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“A flower is just a weed with an advertising budget.” says one of my favorite evangelists of how contemporary markets work, Rory Sutherland. He explains that bees know that it’s “costly” for a plant to “invest” in petals: it costs more resources to produce color, makes it harder to blend in, etc. The logic is: this plant would only go through the trouble to advertise this much if it also offers a lot of nectar. If there were none, bugs would only visit once, and that would not be worth the trouble for the plant.

Rory’s point is: that excellent offers that aren’t marketed enough just don’t seem like good ideas to humans.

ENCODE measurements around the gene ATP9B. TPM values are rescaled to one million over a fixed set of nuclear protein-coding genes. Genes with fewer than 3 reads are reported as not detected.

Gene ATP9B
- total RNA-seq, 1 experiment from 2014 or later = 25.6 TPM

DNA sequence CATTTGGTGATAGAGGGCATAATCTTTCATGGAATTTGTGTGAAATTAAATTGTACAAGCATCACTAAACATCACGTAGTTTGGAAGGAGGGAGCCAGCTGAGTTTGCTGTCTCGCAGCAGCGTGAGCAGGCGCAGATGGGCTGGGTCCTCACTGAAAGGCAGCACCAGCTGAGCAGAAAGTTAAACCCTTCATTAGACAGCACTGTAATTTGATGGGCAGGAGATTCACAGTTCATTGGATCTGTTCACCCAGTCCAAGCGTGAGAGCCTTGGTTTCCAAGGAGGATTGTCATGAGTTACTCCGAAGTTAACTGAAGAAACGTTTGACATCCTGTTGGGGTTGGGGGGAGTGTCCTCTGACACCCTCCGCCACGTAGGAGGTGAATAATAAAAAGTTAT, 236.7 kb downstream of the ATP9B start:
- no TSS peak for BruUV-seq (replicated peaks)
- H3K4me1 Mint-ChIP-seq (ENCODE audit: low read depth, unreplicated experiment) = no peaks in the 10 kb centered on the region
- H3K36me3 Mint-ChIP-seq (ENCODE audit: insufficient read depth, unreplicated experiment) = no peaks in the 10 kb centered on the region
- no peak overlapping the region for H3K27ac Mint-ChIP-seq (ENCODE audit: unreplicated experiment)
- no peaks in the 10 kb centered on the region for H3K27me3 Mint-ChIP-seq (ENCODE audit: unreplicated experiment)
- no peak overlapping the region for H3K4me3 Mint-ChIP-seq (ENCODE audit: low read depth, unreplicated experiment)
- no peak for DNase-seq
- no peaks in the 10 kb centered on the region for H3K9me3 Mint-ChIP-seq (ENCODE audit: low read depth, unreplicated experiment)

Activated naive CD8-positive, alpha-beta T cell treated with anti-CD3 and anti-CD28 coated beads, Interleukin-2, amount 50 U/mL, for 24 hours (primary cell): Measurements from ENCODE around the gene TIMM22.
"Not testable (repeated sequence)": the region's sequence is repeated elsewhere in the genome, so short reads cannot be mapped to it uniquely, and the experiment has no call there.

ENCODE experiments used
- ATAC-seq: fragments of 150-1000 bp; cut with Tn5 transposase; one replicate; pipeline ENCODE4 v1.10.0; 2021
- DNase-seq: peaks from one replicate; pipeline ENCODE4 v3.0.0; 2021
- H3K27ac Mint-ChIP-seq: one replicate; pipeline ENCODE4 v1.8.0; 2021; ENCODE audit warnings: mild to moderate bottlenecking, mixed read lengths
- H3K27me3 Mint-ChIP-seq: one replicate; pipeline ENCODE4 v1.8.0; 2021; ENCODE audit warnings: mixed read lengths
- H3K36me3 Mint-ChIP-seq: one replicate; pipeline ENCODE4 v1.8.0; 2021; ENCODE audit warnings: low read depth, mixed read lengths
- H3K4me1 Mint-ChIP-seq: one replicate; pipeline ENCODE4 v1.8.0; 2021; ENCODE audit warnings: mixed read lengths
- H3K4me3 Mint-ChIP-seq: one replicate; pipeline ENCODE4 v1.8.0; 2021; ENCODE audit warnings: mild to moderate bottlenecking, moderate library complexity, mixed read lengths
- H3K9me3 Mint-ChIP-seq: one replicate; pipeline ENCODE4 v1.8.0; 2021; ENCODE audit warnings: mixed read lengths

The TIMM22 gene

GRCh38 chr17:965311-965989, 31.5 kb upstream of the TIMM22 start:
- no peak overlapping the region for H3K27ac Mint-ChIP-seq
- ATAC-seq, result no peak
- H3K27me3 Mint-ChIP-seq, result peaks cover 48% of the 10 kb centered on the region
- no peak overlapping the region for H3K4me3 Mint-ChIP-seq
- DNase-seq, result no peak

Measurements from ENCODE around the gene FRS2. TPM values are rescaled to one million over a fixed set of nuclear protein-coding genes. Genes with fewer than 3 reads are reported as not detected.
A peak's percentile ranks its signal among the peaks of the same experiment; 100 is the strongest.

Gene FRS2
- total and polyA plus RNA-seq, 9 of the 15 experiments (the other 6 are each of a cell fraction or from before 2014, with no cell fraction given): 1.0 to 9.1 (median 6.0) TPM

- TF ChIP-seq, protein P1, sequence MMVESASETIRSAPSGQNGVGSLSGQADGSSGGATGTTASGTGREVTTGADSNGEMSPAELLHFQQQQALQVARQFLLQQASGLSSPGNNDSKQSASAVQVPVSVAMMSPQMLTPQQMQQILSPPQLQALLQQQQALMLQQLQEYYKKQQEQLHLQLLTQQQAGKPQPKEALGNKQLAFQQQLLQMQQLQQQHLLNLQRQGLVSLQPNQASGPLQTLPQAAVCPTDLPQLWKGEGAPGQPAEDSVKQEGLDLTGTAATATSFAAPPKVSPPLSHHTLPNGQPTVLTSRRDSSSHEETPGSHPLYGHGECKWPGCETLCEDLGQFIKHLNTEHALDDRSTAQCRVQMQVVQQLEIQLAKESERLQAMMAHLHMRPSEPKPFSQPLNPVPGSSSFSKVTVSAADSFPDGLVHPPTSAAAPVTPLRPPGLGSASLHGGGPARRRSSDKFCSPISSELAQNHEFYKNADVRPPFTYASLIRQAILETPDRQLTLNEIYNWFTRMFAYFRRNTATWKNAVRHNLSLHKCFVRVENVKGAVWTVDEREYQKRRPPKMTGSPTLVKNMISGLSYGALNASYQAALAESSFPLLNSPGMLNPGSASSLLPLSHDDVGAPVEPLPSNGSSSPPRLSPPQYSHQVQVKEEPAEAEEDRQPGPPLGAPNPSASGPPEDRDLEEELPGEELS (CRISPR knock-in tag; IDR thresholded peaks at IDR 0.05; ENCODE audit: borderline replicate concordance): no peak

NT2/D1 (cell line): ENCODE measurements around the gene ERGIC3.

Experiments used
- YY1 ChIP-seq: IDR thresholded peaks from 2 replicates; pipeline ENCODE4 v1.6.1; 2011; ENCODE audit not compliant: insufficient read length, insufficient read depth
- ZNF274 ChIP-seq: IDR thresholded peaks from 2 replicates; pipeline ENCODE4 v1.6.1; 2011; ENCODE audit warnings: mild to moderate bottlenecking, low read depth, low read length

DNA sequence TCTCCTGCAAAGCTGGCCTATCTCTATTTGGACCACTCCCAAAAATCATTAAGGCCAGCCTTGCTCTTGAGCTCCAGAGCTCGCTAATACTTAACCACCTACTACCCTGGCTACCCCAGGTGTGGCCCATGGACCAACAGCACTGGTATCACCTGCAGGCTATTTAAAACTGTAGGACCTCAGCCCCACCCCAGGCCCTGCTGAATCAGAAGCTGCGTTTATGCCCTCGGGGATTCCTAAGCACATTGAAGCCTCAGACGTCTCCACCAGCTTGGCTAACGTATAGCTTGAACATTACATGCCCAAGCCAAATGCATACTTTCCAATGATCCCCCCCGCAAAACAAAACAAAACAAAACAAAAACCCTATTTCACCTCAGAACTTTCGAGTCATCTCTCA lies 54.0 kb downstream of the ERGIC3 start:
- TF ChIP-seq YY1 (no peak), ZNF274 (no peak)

Note: marketing is a much broader term than advertising. For example, pricing your work in a way that most people don’t expect is also a bold, seemingly “costly” move.

And people

Any fool with money can buy an ad that says their service is good, that’s easy, common and clients rarely put much faith in it.

Sticking to your pricing method, on the other hand, is seen as “betting on your own horse” and says more about your confidence than a lot of brightly painted billboards/pop-ups.

People need “petals” to find their way to your metaphorical “nectar”. They largely don’t know enough about your field to judge the work on its own merits, especially before they buy and experience what you do. And if the “packaging” does not match the value, it will look suspicious to them.

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